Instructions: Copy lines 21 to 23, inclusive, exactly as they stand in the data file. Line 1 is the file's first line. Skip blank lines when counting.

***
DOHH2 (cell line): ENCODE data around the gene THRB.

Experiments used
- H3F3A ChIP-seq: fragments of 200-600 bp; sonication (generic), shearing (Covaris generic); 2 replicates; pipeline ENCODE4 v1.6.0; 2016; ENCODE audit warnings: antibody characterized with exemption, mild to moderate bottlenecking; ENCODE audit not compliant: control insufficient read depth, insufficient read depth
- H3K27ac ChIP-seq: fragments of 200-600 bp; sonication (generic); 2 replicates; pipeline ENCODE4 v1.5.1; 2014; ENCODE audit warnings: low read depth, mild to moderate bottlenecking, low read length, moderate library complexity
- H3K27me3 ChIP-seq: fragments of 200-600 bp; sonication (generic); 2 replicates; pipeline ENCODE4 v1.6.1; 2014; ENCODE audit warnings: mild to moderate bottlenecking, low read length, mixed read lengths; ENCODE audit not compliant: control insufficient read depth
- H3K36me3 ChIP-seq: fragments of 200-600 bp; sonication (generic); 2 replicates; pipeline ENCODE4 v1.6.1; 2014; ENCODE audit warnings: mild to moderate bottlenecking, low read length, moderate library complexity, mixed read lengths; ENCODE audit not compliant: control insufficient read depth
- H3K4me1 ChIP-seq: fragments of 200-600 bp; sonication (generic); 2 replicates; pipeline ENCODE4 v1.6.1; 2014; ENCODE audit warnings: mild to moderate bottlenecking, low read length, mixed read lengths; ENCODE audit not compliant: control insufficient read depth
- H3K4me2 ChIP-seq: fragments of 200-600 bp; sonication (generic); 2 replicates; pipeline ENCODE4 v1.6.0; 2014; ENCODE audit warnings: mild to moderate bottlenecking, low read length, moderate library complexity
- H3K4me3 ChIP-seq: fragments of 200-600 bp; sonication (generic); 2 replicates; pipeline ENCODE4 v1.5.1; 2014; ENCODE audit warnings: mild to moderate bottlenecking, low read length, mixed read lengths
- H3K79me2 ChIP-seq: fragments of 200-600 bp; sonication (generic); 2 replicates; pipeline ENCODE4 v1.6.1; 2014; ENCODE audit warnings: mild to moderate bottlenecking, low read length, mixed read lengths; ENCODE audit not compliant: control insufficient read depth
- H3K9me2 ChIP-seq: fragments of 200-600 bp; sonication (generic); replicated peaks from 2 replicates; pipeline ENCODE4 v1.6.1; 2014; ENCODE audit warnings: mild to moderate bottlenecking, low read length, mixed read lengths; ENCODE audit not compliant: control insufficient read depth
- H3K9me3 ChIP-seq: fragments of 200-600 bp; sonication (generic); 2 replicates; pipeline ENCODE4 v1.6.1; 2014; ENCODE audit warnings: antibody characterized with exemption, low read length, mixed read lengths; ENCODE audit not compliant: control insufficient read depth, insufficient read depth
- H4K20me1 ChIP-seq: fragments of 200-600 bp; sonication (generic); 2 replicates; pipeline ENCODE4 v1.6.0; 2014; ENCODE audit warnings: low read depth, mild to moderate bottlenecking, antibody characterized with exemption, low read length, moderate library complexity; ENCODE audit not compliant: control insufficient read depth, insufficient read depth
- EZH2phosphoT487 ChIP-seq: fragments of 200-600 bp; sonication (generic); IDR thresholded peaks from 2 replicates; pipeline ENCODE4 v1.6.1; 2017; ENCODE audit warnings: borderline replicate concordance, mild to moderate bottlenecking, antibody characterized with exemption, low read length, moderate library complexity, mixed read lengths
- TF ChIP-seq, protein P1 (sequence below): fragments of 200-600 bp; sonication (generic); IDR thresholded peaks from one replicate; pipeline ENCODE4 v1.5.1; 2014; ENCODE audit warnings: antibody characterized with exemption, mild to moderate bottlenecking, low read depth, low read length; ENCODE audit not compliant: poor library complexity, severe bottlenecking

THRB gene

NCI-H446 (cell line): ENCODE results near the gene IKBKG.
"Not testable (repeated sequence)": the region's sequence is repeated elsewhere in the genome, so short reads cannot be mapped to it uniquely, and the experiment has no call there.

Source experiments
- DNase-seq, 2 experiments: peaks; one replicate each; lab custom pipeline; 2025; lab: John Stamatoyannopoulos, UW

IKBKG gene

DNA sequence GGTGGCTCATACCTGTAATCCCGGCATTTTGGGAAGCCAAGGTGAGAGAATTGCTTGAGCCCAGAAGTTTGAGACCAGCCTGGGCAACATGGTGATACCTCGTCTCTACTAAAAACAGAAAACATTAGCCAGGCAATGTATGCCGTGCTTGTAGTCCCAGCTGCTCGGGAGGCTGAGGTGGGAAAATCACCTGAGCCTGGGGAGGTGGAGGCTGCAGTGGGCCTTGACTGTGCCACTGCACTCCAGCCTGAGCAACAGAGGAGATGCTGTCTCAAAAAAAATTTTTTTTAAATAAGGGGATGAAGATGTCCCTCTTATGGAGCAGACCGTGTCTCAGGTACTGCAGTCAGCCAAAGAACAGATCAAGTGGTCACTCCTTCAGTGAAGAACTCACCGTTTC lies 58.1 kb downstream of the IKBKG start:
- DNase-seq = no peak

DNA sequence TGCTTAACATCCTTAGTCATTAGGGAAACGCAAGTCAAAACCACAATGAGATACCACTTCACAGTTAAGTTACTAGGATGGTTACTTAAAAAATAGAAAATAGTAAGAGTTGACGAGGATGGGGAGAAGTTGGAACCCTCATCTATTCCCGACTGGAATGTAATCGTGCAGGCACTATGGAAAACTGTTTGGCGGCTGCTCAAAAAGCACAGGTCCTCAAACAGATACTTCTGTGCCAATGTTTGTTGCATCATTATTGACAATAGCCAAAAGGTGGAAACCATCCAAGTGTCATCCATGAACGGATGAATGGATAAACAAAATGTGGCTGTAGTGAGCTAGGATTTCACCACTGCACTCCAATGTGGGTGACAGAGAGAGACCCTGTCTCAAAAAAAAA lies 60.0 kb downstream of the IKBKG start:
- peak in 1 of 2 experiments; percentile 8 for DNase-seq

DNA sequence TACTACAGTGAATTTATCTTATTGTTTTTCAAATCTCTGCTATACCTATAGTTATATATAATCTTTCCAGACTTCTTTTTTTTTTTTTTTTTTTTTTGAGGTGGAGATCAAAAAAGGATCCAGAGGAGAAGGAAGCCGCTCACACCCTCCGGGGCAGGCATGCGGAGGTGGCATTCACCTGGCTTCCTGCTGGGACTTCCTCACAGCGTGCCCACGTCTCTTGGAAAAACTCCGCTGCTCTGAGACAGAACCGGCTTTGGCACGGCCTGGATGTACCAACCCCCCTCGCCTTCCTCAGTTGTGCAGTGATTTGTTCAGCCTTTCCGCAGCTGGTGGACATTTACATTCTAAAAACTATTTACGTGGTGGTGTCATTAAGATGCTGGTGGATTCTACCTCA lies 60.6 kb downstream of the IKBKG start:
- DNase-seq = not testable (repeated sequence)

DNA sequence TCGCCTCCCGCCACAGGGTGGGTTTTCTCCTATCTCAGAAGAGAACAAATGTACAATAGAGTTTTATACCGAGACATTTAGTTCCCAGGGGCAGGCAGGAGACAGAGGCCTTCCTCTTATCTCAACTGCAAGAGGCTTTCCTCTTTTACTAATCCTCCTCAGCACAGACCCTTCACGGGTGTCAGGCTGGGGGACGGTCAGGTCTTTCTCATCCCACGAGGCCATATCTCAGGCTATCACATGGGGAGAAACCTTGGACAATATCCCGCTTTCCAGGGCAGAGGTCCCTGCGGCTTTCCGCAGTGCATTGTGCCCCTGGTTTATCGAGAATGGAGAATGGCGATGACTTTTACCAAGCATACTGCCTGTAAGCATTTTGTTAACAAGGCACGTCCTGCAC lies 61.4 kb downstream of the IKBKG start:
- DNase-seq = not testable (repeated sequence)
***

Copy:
IKBKG gene

DNA sequence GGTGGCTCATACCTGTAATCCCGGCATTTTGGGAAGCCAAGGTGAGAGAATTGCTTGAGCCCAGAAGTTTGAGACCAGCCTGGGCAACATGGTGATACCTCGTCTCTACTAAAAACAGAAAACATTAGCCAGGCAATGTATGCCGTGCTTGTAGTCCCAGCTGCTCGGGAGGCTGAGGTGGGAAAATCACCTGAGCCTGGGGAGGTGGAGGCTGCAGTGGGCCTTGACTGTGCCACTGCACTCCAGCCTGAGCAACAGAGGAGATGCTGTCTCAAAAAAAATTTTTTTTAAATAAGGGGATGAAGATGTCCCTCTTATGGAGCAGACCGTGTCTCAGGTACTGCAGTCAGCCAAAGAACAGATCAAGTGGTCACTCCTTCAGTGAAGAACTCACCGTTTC lies 58.1 kb downstream of the IKBKG start:
- DNase-seq = no peak